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How Safe is Seattle's Water?

Cryptosporidium in Seattle's Water Supply

Summer, 1999

Seattle Public Utilities reports that the cysts that can cause cryptosporidiosis (sometimes referred to as "crypto") have been found periodically in the city water supply. Symptoms include diarrhea, abdominal cramps, bloating, headaches, nausea, vomiting and low-grade fever. While there have been no known waterborne outbreaks of crypto in the area, infection can be severe enough to cause death in persons with CD4 counts below than 200.

The cysts are extremely difficult to remove from the water supply. They can pass through filters with a pore size of only 1 micron (1/25,000 inch) and are not killed by chlorination, Seattle's primary method of water treatment.

One way Seattle helps prevent contamination of the water supply is by restricting public access to its watersheds. These watersheds are home to natural wildlife, however, which can be sources of the disease. Some new filtration and treatment systems will be in place as early as 2000, and work should be completed by 2004.

How to Reduce Your Exposure

The simplest and most effective way to ensure safe drinking water is to boil it: 1 minute at sea level and 3 minutes at altitudes above 6,500 feet. Filtering can reduce risk of infection but will not eliminate it. The Centers for Disease Control recommends only three types of filtration:

  • Microstraining with filters that remove particles between 1 micron and 1/10th of a micron in size. These measurements must be labeled "absolute" 1 micron, not "nominal" 1 micron.

  • Reverse osmosis, a process that uses pressure to move water through a semipermeable membrane.

  • Filtration using equipment that specifically states it meets National Sanitation Foundation (NSF) Standard 53 for "cyst reduction."

Do not assume that all bottled water is safe. Bottled water that has been distilled or filtered by reverse osmosis is usually OK.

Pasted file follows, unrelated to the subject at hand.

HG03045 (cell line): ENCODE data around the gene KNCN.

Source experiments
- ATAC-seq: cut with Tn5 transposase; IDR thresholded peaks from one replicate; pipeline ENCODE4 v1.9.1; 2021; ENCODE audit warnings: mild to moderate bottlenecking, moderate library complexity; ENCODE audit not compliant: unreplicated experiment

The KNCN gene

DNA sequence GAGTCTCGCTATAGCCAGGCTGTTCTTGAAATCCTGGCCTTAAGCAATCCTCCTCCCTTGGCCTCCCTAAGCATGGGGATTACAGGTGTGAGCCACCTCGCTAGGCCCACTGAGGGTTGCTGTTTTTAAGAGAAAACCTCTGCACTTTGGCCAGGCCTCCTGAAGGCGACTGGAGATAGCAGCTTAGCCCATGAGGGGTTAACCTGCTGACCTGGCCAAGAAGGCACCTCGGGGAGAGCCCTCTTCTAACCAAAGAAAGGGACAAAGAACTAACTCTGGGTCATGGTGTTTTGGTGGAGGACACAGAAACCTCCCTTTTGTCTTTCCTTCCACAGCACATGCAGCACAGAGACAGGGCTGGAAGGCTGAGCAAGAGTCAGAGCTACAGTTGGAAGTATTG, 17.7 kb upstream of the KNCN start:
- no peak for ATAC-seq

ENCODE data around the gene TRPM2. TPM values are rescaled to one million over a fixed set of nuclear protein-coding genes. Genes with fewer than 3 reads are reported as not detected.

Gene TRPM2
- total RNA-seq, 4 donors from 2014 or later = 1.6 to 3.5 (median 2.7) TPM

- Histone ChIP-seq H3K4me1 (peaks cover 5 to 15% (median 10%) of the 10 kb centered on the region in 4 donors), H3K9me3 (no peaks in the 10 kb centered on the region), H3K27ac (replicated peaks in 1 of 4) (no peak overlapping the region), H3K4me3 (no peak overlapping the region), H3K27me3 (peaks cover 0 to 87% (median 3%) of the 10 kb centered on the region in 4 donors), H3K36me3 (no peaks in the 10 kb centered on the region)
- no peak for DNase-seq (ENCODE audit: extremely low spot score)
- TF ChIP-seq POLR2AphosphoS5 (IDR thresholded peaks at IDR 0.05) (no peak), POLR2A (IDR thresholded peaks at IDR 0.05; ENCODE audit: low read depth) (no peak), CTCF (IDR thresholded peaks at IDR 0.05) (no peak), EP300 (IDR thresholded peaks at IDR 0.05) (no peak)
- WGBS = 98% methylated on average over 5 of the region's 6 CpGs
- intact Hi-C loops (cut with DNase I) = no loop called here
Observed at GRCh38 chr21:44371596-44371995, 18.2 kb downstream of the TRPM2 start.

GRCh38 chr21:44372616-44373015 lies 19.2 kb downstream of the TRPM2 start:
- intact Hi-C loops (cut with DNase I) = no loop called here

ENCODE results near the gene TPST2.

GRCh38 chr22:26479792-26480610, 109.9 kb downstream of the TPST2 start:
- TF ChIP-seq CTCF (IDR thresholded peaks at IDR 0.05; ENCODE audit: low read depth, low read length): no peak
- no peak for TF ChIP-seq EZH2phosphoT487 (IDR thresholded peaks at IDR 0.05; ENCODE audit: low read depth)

Exposure to cryptosporidium can occur from contact with soil, recreational pools, lakes, and barnyard animals. Person-to-person infection can occur from sexual contact or contact with any fecally contaminated surfaces. Beyond safe drinking water, good hygiene is the best defense against the disease. This includes washing hands before eating, avoiding raw or undercooked foods (including unpasteurized juices), and wearing gloves when gardening.

According to Seattle Public Utilities, the general population is not at risk and not everyone who is exposed to the cysts becomes ill or displays symptoms. For the immuno-compromised who do get the disease, however, there is no known effective cure.

If you think you are at risk or have more questions, call the Seattle-King County Department of Public Health HIV/STD Hotline at (206) 205-7837. More information is also available through the Seattle Public Utilities' water quality website at and the Centers for Disease Control's website at Or call the STEP TalkLine at 206-329-4857.

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This article was provided by Seattle Treatment Education Project. It is a part of the publication STEP Perspective.